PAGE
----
Jane Austen Festival 2016

by | Jun 1, 2016 | Reviews

First timer’s report

After 8 years of Jane Austen festivals in Canberra, I finally succumbed and attended this year’s festival held in both the Albert Hall and The Hyatt Hotel. For seasoned and novice dancers there were workshops in the Main Hall and balls on each of the 3 evenings. Parallel sessions held upstairs in the Albert Hall and at The Hyatt ranged from talks on etiquette to making bonnets, jewellery etc. The majority of attendees during the day wore Regency day wear, then in the evening, attendees wore magnificent evening wear. Examples may be viewed at Steven Shaw’s website, ausact.com/jafa.html.

At least one attendee finished her ball gown 2 hours prior to the ball. Others with even less gaps in time. The 3 balls were splendid occasions with dancers having learnt the dances during the day, performed the dances superbly at night. On the night of the Grand Napoleonic Ball one male guest was spotted with false side burns and for a moment I thought perhaps I was at the Elvis Presley Festival instead of Jane Austen! Statistically the majority of attendees were from outside of Canberra with many coming from interstate including NT, WA and some afar from New Zealand.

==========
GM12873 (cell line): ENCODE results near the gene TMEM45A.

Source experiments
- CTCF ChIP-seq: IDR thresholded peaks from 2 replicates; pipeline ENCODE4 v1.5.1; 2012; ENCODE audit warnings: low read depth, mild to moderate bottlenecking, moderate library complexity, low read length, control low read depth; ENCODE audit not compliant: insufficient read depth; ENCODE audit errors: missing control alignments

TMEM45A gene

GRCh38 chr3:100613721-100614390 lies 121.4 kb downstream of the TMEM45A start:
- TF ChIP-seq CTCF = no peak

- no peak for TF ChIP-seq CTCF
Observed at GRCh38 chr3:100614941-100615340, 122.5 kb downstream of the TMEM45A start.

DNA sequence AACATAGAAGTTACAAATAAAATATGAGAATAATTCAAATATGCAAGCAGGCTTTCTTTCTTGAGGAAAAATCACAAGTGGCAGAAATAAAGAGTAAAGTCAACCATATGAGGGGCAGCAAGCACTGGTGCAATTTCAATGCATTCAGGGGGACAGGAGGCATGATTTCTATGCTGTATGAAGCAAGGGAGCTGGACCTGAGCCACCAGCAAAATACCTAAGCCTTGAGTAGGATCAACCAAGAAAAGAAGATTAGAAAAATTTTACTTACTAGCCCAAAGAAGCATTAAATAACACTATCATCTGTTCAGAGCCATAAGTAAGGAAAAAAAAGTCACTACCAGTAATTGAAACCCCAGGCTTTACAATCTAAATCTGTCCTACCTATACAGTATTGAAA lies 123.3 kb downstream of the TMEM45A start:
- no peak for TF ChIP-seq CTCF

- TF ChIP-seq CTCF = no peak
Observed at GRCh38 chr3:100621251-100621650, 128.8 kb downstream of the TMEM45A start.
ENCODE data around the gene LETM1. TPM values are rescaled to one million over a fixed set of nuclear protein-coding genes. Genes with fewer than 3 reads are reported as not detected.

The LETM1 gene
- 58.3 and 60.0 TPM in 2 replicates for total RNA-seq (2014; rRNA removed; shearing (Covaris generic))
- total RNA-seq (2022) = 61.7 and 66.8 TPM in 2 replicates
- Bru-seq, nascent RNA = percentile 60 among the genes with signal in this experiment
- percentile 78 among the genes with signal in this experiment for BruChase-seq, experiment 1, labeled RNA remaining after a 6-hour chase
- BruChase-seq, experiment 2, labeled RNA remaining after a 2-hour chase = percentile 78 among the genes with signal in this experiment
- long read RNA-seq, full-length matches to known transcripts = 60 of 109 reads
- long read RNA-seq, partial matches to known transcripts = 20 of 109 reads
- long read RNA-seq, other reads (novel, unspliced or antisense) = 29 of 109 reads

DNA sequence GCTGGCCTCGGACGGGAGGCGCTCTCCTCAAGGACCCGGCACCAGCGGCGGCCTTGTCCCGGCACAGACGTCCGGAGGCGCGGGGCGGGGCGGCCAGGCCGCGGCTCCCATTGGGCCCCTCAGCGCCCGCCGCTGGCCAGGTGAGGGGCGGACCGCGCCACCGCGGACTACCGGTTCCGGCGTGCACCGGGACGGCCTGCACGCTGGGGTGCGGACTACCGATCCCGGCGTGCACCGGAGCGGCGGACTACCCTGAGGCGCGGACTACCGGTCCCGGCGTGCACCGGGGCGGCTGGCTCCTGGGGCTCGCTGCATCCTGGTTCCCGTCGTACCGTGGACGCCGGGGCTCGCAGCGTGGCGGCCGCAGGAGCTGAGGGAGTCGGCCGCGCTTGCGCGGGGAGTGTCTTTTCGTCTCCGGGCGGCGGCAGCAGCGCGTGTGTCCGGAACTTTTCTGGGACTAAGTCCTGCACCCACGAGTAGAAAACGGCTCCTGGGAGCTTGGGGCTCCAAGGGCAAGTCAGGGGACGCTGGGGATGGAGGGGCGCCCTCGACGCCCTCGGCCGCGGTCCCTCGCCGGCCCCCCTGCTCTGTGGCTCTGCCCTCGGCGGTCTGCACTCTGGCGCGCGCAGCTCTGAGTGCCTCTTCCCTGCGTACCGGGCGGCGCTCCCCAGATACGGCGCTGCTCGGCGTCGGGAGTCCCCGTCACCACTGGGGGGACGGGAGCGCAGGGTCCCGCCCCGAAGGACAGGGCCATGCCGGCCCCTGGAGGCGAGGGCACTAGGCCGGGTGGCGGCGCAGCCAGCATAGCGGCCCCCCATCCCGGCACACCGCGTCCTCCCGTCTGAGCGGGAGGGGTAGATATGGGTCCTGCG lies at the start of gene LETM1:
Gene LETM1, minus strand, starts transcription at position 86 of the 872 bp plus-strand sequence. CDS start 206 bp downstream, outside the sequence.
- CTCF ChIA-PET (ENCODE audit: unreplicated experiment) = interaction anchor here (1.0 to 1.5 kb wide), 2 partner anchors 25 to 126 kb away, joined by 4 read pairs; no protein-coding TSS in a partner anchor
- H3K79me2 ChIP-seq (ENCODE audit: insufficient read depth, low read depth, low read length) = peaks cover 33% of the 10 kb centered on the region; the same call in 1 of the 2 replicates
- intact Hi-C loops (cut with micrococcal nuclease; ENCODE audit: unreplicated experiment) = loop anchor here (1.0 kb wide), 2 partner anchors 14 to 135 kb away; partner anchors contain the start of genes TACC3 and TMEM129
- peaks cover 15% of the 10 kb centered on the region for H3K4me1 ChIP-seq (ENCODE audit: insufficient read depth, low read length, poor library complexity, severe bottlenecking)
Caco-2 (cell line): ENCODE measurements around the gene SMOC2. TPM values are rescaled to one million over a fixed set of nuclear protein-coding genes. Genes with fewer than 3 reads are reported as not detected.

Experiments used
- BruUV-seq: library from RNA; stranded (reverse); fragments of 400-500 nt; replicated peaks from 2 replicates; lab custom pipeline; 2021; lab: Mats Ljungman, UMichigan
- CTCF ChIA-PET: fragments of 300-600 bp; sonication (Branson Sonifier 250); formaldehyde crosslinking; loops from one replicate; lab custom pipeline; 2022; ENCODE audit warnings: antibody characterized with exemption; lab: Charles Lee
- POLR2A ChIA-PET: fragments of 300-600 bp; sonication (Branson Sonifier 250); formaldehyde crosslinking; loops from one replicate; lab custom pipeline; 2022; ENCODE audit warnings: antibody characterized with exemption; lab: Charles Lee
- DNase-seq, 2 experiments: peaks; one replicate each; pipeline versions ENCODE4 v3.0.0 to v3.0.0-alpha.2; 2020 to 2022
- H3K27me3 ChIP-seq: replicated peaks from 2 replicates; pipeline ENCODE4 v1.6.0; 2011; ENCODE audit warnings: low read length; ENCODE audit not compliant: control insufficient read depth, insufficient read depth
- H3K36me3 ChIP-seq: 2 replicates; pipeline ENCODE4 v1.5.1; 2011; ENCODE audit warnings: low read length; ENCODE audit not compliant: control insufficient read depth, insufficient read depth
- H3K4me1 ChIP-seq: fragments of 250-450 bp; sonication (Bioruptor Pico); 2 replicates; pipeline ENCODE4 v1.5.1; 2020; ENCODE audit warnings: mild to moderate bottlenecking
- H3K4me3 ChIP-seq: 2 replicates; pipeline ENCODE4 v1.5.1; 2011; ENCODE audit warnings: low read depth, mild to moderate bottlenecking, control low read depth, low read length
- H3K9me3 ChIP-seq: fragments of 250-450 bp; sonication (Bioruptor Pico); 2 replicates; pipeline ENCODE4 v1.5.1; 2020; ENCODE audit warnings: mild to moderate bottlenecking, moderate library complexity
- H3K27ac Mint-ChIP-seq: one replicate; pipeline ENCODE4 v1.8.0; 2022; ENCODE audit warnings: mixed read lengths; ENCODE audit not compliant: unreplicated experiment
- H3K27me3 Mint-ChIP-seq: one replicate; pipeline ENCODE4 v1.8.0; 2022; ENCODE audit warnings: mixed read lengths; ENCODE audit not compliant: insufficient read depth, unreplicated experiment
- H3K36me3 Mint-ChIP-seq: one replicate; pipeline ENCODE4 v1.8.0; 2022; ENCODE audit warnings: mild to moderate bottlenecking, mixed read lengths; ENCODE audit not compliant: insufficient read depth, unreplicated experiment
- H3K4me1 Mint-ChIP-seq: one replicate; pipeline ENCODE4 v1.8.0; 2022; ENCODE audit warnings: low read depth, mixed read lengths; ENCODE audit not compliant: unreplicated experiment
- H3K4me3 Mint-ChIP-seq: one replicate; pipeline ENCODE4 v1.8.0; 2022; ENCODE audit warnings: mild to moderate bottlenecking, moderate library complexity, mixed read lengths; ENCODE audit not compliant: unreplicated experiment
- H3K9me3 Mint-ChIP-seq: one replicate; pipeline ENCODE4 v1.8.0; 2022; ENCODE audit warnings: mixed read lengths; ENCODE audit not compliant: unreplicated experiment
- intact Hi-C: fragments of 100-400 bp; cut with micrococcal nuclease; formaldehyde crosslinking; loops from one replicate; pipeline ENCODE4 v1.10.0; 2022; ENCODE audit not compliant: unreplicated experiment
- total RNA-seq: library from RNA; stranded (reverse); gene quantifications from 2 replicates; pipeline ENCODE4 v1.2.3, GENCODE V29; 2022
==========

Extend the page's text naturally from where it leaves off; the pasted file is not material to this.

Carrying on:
The Sunday picnic allowed attendees to parade their “Sunday best” from the Albert Hall to the Old Parliament House Senate rose gardens. During and after the picnic, various games were played including a sort of aerial hoop la and included a large photo shoot.

The day and evening’s proceedings were enhanced by the numerous musicians ably led by Sally Taylor and many others in the form of the Earthly Delights Historic Dance Academy players and the Aeolus Wind Trio.

Many thanks go to Aylwen and John Garden for their behind and front of scenes work. I did find the Impro Theatre ACT was appreciated by many but I found their performance a bit too long. The choir and Sarah Bull’s poetry recitations were lovely. Perhaps in future years, the dance calling could be improved by the sharing of the load with others. Colin Fong, Sydney


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